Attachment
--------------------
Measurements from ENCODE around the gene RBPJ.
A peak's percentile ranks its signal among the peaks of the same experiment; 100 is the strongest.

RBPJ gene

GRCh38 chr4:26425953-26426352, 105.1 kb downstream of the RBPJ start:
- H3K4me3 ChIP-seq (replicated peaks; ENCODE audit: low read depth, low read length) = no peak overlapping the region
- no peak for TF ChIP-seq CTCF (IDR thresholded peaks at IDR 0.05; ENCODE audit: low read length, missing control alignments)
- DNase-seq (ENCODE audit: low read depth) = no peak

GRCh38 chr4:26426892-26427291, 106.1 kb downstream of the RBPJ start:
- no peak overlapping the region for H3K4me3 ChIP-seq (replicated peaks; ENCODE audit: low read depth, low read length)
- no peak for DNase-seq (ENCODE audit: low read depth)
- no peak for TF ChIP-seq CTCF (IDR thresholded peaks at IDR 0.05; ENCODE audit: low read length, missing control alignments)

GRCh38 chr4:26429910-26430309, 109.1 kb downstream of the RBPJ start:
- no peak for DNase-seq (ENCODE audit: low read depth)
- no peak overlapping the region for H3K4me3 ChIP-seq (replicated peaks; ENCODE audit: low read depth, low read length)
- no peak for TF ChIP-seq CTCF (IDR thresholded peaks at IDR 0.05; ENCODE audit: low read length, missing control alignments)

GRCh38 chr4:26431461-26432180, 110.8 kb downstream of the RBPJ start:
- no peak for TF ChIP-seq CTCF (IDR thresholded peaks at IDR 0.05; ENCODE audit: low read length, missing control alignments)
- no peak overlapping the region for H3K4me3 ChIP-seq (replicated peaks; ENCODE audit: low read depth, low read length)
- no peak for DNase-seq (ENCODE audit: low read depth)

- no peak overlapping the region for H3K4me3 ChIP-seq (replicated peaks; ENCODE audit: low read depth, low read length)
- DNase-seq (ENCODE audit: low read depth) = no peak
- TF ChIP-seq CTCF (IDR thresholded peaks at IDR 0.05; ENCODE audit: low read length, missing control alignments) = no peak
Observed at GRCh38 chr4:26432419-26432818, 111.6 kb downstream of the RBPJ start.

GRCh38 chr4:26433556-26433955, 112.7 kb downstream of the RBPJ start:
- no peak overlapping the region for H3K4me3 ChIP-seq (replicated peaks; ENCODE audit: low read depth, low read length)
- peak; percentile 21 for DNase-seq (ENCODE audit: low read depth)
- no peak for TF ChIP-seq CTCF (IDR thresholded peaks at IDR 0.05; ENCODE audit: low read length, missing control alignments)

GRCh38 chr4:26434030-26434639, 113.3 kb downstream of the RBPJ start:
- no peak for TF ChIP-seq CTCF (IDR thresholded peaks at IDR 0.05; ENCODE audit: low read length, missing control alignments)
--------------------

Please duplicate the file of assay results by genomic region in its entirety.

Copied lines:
Measurements from ENCODE around the gene RBPJ.
A peak's percentile ranks its signal among the peaks of the same experiment; 100 is the strongest.

RBPJ gene

GRCh38 chr4:26425953-26426352, 105.1 kb downstream of the RBPJ start:
- H3K4me3 ChIP-seq (replicated peaks; ENCODE audit: low read depth, low read length) = no peak overlapping the region
- no peak for TF ChIP-seq CTCF (IDR thresholded peaks at IDR 0.05; ENCODE audit: low read length, missing control alignments)
- DNase-seq (ENCODE audit: low read depth) = no peak

GRCh38 chr4:26426892-26427291, 106.1 kb downstream of the RBPJ start:
- no peak overlapping the region for H3K4me3 ChIP-seq (replicated peaks; ENCODE audit: low read depth, low read length)
- no peak for DNase-seq (ENCODE audit: low read depth)
- no peak for TF ChIP-seq CTCF (IDR thresholded peaks at IDR 0.05; ENCODE audit: low read length, missing control alignments)

GRCh38 chr4:26429910-26430309, 109.1 kb downstream of the RBPJ start:
- no peak for DNase-seq (ENCODE audit: low read depth)
- no peak overlapping the region for H3K4me3 ChIP-seq (replicated peaks; ENCODE audit: low read depth, low read length)
- no peak for TF ChIP-seq CTCF (IDR thresholded peaks at IDR 0.05; ENCODE audit: low read length, missing control alignments)

GRCh38 chr4:26431461-26432180, 110.8 kb downstream of the RBPJ start:
- no peak for TF ChIP-seq CTCF (IDR thresholded peaks at IDR 0.05; ENCODE audit: low read length, missing control alignments)
- no peak overlapping the region for H3K4me3 ChIP-seq (replicated peaks; ENCODE audit: low read depth, low read length)
- no peak for DNase-seq (ENCODE audit: low read depth)

- no peak overlapping the region for H3K4me3 ChIP-seq (replicated peaks; ENCODE audit: low read depth, low read length)
- DNase-seq (ENCODE audit: low read depth) = no peak
- TF ChIP-seq CTCF (IDR thresholded peaks at IDR 0.05; ENCODE audit: low read length, missing control alignments) = no peak
Observed at GRCh38 chr4:26432419-26432818, 111.6 kb downstream of the RBPJ start.

GRCh38 chr4:26433556-26433955, 112.7 kb downstream of the RBPJ start:
- no peak overlapping the region for H3K4me3 ChIP-seq (replicated peaks; ENCODE audit: low read depth, low read length)
- peak; percentile 21 for DNase-seq (ENCODE audit: low read depth)
- no peak for TF ChIP-seq CTCF (IDR thresholded peaks at IDR 0.05; ENCODE audit: low read length, missing control alignments)

GRCh38 chr4:26434030-26434639, 113.3 kb downstream of the RBPJ start:
- no peak for TF ChIP-seq CTCF (IDR thresholded peaks at IDR 0.05; ENCODE audit: low read length, missing control alignments)